As it stands, the FDA has applied the Generally Recognized as Safe (GRAS) designation to certain probiotics added to food. So, assuming that probiotics are generally safe, another important aspect to consider is whether probiotics are as effective as they claim to be. This is arguably a more difficult question to answer as many studies lack proper control groups and may be subjected to the placebo effect. Moreover, deciphering the exact bacterial strains and their link to health or disease is tricky business. For instance, while most studies do find a difference between the gut microbiome of patients with Parkinson’s disease and healthy controls, there is a lack of consensus on the exact culprit; some suggest that Parkinson’s disease is linked to an increase in Bifidobacterium and a decrease in Prevotella while others found no difference with respect to these two genera. Of course, not being able to pin down the exact bacterial strains of interest can yield ineffective products. In the case of using probiotics to confer resistance to Listeria monocytogenes infection, studies in mouse models have shown that only the Lactobacillus salivarius UCC118 strain is effective in providing this resistance, but not others. This suggests that a high level of precision is required in developing and producing probiotics. Finally, even the products that are already on the market may not provide consumers with a reliable range of effectiveness because probiotics are not as heavily regulated as drugs. This is evident as two different batches of a commercially available probiotic were shown to have significantly different efficacy in the treatment of a mouse model of colitis. As such, the same issue prevails – there is very little regulation and standardization when it comes to effective probiotic usage.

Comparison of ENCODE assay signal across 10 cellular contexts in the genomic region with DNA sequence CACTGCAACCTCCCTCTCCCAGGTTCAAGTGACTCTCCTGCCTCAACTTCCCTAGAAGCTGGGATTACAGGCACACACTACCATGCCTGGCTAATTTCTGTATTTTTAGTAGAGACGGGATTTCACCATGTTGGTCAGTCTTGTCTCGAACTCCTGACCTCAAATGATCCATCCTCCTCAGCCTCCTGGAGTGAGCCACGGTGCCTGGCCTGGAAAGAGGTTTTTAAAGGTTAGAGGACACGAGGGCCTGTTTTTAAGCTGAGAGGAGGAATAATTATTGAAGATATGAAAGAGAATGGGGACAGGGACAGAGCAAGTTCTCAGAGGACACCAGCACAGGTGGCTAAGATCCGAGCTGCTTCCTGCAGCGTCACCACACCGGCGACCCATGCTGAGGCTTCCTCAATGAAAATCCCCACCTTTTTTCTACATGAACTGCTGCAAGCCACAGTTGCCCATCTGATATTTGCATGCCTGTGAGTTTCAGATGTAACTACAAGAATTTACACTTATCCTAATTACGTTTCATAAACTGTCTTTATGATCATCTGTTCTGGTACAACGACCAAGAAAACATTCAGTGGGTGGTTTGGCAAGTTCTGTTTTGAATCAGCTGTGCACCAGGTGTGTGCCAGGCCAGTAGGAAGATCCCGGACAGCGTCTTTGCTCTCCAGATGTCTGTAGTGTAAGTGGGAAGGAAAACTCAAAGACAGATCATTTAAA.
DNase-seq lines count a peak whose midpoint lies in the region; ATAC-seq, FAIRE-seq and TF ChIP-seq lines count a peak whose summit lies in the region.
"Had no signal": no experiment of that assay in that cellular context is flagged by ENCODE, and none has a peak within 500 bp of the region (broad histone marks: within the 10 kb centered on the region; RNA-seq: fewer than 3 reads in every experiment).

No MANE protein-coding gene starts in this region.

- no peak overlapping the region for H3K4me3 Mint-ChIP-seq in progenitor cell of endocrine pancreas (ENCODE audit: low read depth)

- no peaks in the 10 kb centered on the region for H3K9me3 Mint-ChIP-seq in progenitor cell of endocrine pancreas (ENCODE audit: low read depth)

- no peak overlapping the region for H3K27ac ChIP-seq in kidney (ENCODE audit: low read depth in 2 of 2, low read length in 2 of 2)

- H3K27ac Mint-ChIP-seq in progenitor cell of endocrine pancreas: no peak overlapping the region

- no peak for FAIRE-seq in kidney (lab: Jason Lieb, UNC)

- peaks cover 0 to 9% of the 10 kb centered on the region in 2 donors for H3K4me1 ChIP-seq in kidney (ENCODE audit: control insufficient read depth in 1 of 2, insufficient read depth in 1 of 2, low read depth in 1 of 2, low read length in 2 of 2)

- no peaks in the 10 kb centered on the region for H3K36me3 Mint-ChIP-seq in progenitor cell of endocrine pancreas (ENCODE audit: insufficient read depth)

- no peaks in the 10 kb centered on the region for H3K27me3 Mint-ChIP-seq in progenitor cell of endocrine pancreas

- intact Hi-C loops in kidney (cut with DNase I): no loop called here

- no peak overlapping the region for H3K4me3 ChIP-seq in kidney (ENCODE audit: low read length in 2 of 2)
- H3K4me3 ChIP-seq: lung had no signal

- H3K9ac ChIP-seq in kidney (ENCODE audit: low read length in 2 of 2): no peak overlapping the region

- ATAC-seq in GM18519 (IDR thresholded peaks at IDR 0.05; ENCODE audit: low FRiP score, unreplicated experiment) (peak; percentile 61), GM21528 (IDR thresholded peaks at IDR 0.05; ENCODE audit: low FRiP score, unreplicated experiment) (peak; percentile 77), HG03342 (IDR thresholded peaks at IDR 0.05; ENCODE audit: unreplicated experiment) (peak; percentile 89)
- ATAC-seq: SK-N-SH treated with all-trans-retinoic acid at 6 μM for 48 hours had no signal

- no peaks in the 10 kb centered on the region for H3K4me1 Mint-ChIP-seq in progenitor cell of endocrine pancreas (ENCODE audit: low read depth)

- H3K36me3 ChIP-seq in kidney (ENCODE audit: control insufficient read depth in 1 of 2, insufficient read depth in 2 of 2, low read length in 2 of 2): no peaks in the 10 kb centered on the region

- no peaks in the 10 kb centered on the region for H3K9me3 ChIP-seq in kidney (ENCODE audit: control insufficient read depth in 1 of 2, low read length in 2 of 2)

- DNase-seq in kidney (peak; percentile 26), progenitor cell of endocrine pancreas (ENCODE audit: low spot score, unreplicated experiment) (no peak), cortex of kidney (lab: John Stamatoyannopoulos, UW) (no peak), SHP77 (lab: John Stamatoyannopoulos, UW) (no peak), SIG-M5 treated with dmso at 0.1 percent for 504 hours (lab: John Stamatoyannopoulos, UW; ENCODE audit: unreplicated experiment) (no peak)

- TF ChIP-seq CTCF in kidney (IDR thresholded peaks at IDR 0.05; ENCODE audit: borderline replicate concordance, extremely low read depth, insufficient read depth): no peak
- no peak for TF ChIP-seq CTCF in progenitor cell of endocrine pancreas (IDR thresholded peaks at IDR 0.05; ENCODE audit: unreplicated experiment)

Specimens that are used to test for probiotics efficacy are not standardized either; while the majority of literature is based on stool microbiome analysis, this may not be the most ideal choice. A recent study published in Cell showed that in fact, the microbiome load is vastly different throughout the human gastrointestinal tract; this bacterial gradient load starts from the upper gastrointestinal tract and continues all the way to stool samples where bacterial load is highest. Therefore, another limitation in these systems is the use of not-so-ideal stool samples to assess the effect of probiotics on microbiome changes in the gut. Furthermore, the research team showed that whether probiotics led to colonization in the gut depended on the individual person, the bacterial strains for colonization and the specific region within the gut. Some people were identified as being “permissive” to colonization of the probiotic strains while others were more “resistant”, but there was no identifiable factor to pre-determine the outcome. Yet again, this study highlighted the complex nature of probiotics and their conferred microbiome changes in different individuals.